One of the biggest debates about taxes is what is “fair” in terms of who should be paying how much of their income, and what how tax breaks are distributed.
Where you stand in the debate over who pays “more” in taxes — the rich, the middle class, or the poor — largely depends on what you define as “more.” Is it sheer numbers? Is it effective tax tax rate ?
Whether or not you think that more needs to be done to ensure that the tax code is more progressive (or whether you think it’s “unfairly” progressive by over-taxing the rich) is an interesting debate. And the recent report from Congressional Budget Office  about the distribution of tax breaks is only likely to add more fuel to the fire.
The Wealthy Benefit More for Tax Breaks
According to the CBO report, more than half of the $900 billion in tax breaks that are given out this year will go to the top 20% of households. The largest chunk of those savings go to the top 1% (or households with at least $327,000 in annual income), with those households receiving 17% of the total savings.
So, where do those tax breaks come from? And why do the richest households get access to them? A look at the breakdown offers some insight into the way that wealthy Americans handle their money .
First of all, the biggest tax benefit ($260 billion total) comes from the fact that employer-provided health insurance offers a tax deduction. This is something that many middle-class Americans  have access to as well. Where the wealthy start to pull way is when it comes to preferential treatment for dividends and capital gains ($160 billion) and contributions to retirement accounts ($140 billion). Also, the deductions for state and local taxes ($80 billion) and mortgage interest ($70 billion) are considered deductions that primarily benefit the top 20%. This is because many of those outside the top 20% don’t itemize their deductions, and therefore don’t get the benefit of these extra tax breaks.
Other tax breaks include contributions to charity ($40 billion), tax-free treatment of capital gains on assets transferred at death ($50 billion), tax-free Social Security benefits ($35 billion), earned-income credit ($60 billion), and child tax credit ($60 billion). Even though some of these tax breaks benefit middle-class and lower-income families, their relatively smaller amounts mean that the wealthy get the lion’s share of tax benefits.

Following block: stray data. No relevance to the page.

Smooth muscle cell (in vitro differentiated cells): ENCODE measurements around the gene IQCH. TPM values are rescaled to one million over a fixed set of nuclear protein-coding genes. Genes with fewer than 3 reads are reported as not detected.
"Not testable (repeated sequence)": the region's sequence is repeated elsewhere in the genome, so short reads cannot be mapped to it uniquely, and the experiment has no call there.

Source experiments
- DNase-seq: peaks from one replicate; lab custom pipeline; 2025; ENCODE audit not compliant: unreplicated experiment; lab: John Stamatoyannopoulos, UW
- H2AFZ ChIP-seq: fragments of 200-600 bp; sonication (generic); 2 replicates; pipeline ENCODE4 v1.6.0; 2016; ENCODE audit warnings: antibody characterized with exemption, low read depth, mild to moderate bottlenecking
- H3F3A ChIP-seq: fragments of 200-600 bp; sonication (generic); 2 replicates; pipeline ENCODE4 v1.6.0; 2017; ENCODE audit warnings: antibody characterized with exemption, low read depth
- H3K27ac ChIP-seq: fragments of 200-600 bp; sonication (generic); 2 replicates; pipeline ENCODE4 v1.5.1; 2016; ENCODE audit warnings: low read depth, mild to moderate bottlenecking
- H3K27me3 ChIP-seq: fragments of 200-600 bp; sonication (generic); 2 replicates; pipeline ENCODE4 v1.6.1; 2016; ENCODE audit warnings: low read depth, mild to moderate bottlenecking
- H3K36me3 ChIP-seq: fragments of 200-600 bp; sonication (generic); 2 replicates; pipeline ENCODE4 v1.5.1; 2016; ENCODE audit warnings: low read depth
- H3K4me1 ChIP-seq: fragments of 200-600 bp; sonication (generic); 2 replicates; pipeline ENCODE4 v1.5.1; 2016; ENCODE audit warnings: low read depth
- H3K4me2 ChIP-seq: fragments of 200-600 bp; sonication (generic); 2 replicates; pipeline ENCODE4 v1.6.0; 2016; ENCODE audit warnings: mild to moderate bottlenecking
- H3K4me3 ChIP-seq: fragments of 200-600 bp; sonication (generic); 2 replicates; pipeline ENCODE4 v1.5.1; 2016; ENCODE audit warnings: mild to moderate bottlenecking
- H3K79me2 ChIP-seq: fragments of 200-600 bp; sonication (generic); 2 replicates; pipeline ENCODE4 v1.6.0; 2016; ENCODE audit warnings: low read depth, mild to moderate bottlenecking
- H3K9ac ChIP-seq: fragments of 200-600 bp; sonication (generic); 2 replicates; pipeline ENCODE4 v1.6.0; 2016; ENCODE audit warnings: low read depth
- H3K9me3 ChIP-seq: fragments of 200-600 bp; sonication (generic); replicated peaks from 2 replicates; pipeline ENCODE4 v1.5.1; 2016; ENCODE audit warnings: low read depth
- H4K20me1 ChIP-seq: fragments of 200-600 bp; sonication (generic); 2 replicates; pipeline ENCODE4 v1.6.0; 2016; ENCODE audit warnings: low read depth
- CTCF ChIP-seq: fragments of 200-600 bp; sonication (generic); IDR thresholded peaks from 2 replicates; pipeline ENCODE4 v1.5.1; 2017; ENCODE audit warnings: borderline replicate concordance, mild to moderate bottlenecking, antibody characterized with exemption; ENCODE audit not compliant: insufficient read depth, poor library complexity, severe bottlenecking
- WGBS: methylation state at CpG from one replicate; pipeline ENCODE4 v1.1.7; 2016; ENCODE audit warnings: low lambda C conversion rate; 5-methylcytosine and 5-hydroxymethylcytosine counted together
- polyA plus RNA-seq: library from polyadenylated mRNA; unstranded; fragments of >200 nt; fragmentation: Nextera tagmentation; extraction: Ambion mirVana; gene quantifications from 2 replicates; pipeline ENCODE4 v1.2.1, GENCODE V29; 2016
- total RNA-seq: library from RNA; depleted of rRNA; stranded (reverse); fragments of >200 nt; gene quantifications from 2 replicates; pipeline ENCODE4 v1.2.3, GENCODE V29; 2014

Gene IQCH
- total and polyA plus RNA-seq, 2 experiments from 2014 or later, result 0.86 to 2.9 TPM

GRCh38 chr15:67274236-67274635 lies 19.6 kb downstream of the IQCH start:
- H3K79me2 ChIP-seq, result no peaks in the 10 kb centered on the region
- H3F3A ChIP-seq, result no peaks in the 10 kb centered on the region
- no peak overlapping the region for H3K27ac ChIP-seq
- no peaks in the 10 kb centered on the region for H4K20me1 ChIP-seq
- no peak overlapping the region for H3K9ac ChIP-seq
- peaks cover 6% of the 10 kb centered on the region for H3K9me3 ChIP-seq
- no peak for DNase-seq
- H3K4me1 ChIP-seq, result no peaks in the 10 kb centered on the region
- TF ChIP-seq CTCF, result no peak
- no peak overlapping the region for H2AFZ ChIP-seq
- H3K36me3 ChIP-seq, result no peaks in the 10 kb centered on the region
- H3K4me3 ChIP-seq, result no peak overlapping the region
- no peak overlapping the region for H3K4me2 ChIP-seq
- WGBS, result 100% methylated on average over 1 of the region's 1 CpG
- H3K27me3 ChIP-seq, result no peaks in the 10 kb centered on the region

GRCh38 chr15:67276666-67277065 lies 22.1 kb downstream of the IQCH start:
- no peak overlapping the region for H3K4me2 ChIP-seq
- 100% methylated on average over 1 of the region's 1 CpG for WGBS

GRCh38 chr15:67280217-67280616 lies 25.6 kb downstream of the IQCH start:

Do the Wealthy Deserve the Tax Breaks?
Some argue that the wealth deserve these tax breaks. After all, the Tax Policy Center says that, in sheer numbers, the top 20% are responsible for 70% of federal tax revenue.
However, others point out that, even though some Americans might not pay federal income tax, they pay plenty of other taxes  (payroll taxes, which aren’t collected on income above $113,700 in 2013, are considered especially regressive by some) add up to mean that lower-income folks pay more of their income in total taxes than the wealthy. According to the Institute on Taxation and Economic Policy, the botton 20% of taxpayers end up paying 12.3% of their incomes in state and local taxes — even though they may not pay federal income tax. The top 20% pay 7.9% of their incomes in state and local taxes by contrast.
By the time payroll taxes, and state and local taxes are added in, some believe that it basically evens out in terms of what the wealthy end up paying vs. what the rest of Americans end up paying when it comes down to it.
All of these calculations include assumptions and averages, though, and there are always questions about who’s doing the math, and how the math is adjusted.
What do you think? Do the 20% deserve these tax breaks? Or should some of these tax breaks be eliminated at a certain income threshold?
(Photo: Tax Credits )